Sports fans have been led to believe that the broadcast booth is typically occupied by just two people—play-by-play announcer and former player analyst. But there’s more happening inside the booth than we see.
Originally Published on The Ringer
On Sunday, Troy Aikman had a funny experience in the Fox booth. Well, besides the thing with the lights. The man who stands at Aikman’s immediate right wasn’t there. Because of the coronavirus, David Moulton had been relocated to a spot behind Aikman, where he stood on his tiptoes to see the whole field.
Moulton is a spotter, a job that’s part football analyst, part announcer security blanket. In normal times, Moulton stands next to Aikman during every Thursday Night Football game. On Saturdays, he moves to CBS’s SEC booth, where he stands at the right of Gary Danielson. Then Moulton rejoins Aikman on Sunday afternoons.
“I know they don’t need me,” Moulton said of the announcers. “I kind of feel it’s like when you caddie for an elite golfer. You know that the golfer is going to be Top 3 in the world without you.” But the services Moulton provides—both editorial and emotional—are important. This summer, as producers reimagined the booth for the age of the coronavirus, they asked: What’ll happen to the announcers’ right-hand man?
For decades, TV has peddled a vision of the booth as a pair of announcers gazing over the field. This is pure illusion. “It’s a working kitchen at a diner back there,” said Joe Buck. Every announcer in Fox’s “A” booth—Buck, Aikman, even Mike Pereira—has an extra football brain within arm’s reach. Additionally, Buck has a spotter, Bill Garrity, and a statistician, Ed Sfida, stationed at his left; a stage manager, a camera operator, and a makeup artist stand behind the announcers. All told, there are usually 11 people in the Fox booth. NBC’s Sunday Night Football booth has more than 20.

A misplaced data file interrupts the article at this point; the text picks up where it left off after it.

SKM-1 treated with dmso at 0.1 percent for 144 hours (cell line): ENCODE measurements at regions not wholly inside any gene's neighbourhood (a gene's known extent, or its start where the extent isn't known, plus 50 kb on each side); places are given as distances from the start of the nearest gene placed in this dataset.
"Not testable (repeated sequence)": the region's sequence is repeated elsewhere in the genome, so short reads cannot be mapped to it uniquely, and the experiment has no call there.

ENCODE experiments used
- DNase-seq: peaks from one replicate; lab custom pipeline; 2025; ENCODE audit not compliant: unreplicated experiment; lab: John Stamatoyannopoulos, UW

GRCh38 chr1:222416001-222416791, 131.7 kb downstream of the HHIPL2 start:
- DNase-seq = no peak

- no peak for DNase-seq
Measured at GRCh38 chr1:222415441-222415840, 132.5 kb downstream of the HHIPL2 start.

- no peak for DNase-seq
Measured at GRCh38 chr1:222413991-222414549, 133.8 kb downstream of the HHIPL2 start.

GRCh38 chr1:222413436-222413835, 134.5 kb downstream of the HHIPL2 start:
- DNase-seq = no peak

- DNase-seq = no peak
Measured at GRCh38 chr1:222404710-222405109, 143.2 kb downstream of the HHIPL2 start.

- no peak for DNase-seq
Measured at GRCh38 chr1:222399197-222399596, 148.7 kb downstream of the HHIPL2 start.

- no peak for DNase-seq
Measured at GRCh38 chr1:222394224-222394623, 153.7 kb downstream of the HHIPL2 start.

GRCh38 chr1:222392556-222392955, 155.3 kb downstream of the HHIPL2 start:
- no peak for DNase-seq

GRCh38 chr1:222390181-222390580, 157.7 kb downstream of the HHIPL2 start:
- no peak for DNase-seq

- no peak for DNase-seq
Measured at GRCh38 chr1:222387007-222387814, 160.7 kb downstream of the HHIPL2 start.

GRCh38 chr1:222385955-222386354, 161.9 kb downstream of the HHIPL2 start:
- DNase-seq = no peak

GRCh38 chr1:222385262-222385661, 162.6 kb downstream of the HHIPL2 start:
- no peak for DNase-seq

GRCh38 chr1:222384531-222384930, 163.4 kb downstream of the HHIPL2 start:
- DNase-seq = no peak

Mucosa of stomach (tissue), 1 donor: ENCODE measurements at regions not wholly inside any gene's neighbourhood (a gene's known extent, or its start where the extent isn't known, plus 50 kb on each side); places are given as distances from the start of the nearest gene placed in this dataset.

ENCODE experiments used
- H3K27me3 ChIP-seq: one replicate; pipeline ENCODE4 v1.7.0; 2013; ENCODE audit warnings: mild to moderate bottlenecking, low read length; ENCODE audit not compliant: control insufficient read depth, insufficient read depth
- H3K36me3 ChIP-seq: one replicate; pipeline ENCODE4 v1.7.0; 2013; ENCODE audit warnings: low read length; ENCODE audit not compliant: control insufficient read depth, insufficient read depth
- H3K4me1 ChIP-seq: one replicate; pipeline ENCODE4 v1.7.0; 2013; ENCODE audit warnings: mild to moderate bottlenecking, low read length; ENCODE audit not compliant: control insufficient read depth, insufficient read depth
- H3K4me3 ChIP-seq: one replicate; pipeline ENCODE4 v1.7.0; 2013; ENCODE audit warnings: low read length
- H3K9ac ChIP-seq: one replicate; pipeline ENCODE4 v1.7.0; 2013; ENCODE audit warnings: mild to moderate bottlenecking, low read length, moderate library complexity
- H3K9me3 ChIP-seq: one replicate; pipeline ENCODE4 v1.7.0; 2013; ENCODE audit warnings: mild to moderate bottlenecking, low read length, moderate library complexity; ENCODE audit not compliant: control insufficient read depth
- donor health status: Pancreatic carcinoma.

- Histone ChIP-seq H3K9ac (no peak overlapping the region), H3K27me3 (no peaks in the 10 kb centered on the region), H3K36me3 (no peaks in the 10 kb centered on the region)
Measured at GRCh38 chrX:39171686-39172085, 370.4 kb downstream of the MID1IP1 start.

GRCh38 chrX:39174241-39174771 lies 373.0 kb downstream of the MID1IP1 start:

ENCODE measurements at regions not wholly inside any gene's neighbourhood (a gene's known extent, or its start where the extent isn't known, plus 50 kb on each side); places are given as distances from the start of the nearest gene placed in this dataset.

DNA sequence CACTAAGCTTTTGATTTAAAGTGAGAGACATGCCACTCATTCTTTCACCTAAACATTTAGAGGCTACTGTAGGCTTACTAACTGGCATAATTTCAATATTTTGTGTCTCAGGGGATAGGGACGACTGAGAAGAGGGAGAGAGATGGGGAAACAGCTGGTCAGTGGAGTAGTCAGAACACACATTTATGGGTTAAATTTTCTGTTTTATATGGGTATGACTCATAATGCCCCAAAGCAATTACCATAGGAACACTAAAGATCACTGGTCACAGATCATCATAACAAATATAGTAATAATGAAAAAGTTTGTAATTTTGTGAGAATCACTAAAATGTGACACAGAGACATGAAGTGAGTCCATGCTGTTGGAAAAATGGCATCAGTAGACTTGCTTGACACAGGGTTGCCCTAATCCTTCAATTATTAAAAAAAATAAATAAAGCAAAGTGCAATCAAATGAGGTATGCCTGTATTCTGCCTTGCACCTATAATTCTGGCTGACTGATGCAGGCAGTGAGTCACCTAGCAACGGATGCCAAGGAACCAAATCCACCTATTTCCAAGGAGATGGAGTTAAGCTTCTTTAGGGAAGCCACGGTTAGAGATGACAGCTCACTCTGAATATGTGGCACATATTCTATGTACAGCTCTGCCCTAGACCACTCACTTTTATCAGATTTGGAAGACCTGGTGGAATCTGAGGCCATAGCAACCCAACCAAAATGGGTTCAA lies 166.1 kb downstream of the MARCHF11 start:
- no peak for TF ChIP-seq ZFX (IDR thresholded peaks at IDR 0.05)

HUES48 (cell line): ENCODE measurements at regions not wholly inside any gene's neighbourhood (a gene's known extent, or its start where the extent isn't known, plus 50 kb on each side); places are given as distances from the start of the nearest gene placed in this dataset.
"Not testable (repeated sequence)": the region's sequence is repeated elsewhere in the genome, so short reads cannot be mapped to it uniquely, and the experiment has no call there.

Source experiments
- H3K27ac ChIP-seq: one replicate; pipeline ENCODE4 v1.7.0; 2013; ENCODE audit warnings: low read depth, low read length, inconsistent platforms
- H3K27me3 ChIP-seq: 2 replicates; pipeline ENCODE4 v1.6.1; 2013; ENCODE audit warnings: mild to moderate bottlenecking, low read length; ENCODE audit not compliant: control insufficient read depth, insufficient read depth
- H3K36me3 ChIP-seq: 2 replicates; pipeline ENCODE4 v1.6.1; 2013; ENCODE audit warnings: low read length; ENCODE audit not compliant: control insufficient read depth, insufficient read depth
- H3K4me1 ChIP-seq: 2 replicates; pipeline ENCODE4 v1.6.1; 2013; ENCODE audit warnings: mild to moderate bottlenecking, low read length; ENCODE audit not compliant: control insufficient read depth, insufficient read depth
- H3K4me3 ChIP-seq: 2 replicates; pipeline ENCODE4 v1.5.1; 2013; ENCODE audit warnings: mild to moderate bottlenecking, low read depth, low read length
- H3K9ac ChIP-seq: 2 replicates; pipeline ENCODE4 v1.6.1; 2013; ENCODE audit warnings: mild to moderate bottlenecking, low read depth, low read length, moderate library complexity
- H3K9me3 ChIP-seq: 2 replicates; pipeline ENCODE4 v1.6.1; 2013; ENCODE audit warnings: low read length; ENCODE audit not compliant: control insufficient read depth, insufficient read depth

Since the support staff dives out of the way of camera shots, viewers mostly see them by accident. During last year’s Florida-Georgia game, CBS caught a shot of Moulton in khakis and a long-sleeve shirt, scribbling a note on a card. “I turned to Gary and I go, ‘How much you want to bet I’m not in another shot the rest of the year?’” Moulton said. “We joked about it. Sure enough, when they reviewed the game, the network folks said, ‘Hey, really good broadcast. The fat spotter guy? Get him out of the shot.’”
Moulton, who is 54, broke into network TV by chance. In 2003, Danielson flipped on Moulton’s Fort Myers, Florida, sports radio show when he was caught in traffic. He was struck by how Moulton broke down a game that Danielson had called on TV that weekend. “I go, Wow, this guy knows a lot,” Danielson said. In 2006, he gave Moulton a one-week tryout in the CBS booth. Moulton has stood at Danielson’s right ever since.
Moulton’s job is different than that of the spotter who helps a play-by-play announcer pick out which player caught a pass or made a tackle. That spotter, along with a statistician, is a standard feature of every football booth. But if you’re a top-tier announcer, you get a second layer of expertise, paid for by the network. Cris Collinsworth is joined by a computer systems engineer named Andy Freeland. In his final years at NBC, John Madden’s right-hand man was his pal John Robinson, the former Rams and USC coach.